Reported increases in unprotected sexual behaviors and risk taking since the arrival of protease inhibitors in 1996 threatens to eliminate any benefits from such antiretroviral therapy to reduce sexual infectiousness, according to a new study in the journal AIDS, AIDSmap reports ( 7/10).

The impact of antiretroviral therapy on sexual transmission has been the subject of intense debate when some experts—including renowned HIV researcher Dr. Julio Montaner—have said an individual with an undetectable viral load is not infectious. Much of the discussion has centered on increased sexual risk taking canceling out any gains in antiretroviral therapy effect on infectiousness.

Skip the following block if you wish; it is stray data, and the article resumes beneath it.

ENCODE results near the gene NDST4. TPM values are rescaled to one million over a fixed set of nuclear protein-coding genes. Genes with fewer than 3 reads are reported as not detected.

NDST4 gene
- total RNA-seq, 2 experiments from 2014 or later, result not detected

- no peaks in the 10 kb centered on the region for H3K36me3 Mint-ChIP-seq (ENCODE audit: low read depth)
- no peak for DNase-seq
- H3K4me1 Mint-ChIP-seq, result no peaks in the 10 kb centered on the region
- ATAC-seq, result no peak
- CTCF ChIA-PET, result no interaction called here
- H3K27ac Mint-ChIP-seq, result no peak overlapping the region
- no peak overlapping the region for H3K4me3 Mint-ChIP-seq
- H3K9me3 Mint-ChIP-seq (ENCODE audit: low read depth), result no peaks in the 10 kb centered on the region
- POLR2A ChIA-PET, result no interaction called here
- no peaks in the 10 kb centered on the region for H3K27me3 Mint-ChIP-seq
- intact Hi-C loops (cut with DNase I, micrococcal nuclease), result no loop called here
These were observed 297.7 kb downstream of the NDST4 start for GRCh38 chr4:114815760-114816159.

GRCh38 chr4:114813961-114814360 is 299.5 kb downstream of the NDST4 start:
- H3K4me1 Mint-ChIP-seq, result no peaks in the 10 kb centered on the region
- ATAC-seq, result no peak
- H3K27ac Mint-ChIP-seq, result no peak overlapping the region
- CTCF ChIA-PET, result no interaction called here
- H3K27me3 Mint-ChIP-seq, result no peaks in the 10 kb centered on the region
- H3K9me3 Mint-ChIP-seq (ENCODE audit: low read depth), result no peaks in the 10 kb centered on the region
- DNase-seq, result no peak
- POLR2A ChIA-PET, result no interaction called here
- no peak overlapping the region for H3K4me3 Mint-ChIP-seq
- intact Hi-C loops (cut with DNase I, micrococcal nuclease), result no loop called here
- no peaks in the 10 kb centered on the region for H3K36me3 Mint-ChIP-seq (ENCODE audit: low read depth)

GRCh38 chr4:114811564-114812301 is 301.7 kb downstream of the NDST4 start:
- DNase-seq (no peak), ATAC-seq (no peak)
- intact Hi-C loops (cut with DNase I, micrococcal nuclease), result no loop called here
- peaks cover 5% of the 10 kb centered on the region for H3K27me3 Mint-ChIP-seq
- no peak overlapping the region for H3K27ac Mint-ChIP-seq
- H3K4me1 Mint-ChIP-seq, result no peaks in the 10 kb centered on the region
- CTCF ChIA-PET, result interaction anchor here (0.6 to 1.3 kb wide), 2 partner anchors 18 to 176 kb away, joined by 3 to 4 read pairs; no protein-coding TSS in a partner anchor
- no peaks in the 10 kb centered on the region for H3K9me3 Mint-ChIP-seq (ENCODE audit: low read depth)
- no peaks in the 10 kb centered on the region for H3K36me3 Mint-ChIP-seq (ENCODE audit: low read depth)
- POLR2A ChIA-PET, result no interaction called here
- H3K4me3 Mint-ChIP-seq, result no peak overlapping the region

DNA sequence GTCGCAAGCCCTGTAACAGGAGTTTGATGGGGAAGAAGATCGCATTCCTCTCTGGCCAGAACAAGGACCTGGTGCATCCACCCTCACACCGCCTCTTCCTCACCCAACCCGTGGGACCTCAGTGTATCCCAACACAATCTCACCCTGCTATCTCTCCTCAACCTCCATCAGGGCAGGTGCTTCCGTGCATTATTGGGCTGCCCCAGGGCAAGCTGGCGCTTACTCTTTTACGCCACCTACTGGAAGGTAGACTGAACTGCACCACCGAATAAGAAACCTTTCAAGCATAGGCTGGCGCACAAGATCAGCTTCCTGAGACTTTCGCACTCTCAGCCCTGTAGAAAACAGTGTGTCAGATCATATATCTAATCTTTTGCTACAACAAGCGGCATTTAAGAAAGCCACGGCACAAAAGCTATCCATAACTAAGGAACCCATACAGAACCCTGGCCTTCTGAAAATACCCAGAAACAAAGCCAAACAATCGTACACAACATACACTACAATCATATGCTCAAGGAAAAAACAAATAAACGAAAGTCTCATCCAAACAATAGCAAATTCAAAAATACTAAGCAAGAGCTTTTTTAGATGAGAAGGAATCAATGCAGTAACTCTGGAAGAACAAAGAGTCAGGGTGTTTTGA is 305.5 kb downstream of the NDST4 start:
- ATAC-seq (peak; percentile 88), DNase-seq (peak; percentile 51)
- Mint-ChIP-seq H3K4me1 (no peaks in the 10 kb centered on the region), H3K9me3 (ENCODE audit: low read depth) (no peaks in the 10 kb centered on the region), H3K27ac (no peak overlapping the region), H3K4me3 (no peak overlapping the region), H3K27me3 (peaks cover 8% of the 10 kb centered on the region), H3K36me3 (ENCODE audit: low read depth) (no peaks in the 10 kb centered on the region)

The recent AIDS report, which focused on sexual HIV transmission among gay men in the Netherlands, concluded that unprotected behaviors must be reduced to pre-1996 levels for treatment to have an impact on the gay HIV epidemic there.

“On the basis of these model estimates,” the study’s authors wrote, “[antiretroviral therapy] has played an important role in limiting transmission, but that any gains made have been more than offset by increases in the risk behavior rate.”